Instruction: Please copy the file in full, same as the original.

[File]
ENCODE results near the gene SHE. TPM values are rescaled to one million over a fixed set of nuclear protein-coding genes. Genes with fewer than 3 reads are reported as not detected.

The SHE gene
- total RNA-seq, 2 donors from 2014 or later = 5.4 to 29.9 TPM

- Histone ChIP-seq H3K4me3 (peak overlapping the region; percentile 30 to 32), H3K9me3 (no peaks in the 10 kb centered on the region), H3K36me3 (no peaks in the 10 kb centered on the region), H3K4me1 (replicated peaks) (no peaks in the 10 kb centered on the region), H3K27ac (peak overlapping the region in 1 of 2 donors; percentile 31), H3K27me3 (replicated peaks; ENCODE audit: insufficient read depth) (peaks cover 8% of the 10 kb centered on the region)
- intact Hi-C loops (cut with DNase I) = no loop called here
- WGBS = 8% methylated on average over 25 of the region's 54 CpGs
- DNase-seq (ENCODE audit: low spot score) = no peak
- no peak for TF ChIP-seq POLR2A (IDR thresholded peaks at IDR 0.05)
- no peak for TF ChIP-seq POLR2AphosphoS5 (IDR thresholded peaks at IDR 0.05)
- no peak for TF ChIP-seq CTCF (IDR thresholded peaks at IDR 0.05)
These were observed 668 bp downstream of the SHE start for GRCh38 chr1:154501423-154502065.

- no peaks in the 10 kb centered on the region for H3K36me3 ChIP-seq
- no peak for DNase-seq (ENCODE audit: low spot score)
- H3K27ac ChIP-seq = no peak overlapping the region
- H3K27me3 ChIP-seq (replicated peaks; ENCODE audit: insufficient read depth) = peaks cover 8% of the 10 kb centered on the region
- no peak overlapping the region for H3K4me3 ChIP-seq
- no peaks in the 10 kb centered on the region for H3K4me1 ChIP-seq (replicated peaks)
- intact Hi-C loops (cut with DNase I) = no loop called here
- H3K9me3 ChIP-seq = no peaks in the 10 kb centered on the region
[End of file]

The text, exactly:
ENCODE results near the gene SHE. TPM values are rescaled to one million over a fixed set of nuclear protein-coding genes. Genes with fewer than 3 reads are reported as not detected.

The SHE gene
- total RNA-seq, 2 donors from 2014 or later = 5.4 to 29.9 TPM

- Histone ChIP-seq H3K4me3 (peak overlapping the region; percentile 30 to 32), H3K9me3 (no peaks in the 10 kb centered on the region), H3K36me3 (no peaks in the 10 kb centered on the region), H3K4me1 (replicated peaks) (no peaks in the 10 kb centered on the region), H3K27ac (peak overlapping the region in 1 of 2 donors; percentile 31), H3K27me3 (replicated peaks; ENCODE audit: insufficient read depth) (peaks cover 8% of the 10 kb centered on the region)
- intact Hi-C loops (cut with DNase I) = no loop called here
- WGBS = 8% methylated on average over 25 of the region's 54 CpGs
- DNase-seq (ENCODE audit: low spot score) = no peak
- no peak for TF ChIP-seq POLR2A (IDR thresholded peaks at IDR 0.05)
- no peak for TF ChIP-seq POLR2AphosphoS5 (IDR thresholded peaks at IDR 0.05)
- no peak for TF ChIP-seq CTCF (IDR thresholded peaks at IDR 0.05)
These were observed 668 bp downstream of the SHE start for GRCh38 chr1:154501423-154502065.

- no peaks in the 10 kb centered on the region for H3K36me3 ChIP-seq
- no peak for DNase-seq (ENCODE audit: low spot score)
- H3K27ac ChIP-seq = no peak overlapping the region
- H3K27me3 ChIP-seq (replicated peaks; ENCODE audit: insufficient read depth) = peaks cover 8% of the 10 kb centered on the region
- no peak overlapping the region for H3K4me3 ChIP-seq
- no peaks in the 10 kb centered on the region for H3K4me1 ChIP-seq (replicated peaks)
- intact Hi-C loops (cut with DNase I) = no loop called here
- H3K9me3 ChIP-seq = no peaks in the 10 kb centered on the region